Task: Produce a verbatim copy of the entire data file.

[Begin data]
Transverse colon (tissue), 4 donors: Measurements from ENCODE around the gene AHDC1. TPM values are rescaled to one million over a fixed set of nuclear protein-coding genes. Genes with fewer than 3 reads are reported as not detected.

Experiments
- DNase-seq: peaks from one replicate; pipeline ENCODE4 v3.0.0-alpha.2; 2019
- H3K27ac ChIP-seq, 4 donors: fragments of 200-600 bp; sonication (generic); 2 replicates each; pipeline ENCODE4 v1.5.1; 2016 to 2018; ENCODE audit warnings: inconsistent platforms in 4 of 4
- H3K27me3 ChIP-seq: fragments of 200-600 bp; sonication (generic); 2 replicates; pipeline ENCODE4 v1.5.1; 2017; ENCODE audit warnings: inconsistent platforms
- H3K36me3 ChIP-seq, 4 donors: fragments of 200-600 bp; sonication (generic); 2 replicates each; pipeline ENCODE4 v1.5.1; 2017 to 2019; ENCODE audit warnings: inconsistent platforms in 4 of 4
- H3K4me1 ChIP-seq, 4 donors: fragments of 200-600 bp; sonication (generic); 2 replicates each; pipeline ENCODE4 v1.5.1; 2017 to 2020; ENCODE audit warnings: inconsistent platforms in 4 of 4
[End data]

Transverse colon (tissue), 4 donors: Measurements from ENCODE around the gene AHDC1. TPM values are rescaled to one million over a fixed set of nuclear protein-coding genes. Genes with fewer than 3 reads are reported as not detected.

Experiments
- DNase-seq: peaks from one replicate; pipeline ENCODE4 v3.0.0-alpha.2; 2019
- H3K27ac ChIP-seq, 4 donors: fragments of 200-600 bp; sonication (generic); 2 replicates each; pipeline ENCODE4 v1.5.1; 2016 to 2018; ENCODE audit warnings: inconsistent platforms in 4 of 4
- H3K27me3 ChIP-seq: fragments of 200-600 bp; sonication (generic); 2 replicates; pipeline ENCODE4 v1.5.1; 2017; ENCODE audit warnings: inconsistent platforms
- H3K36me3 ChIP-seq, 4 donors: fragments of 200-600 bp; sonication (generic); 2 replicates each; pipeline ENCODE4 v1.5.1; 2017 to 2019; ENCODE audit warnings: inconsistent platforms in 4 of 4
- H3K4me1 ChIP-seq, 4 donors: fragments of 200-600 bp; sonication (generic); 2 replicates each; pipeline ENCODE4 v1.5.1; 2017 to 2020; ENCODE audit warnings: inconsistent platforms in 4 of 4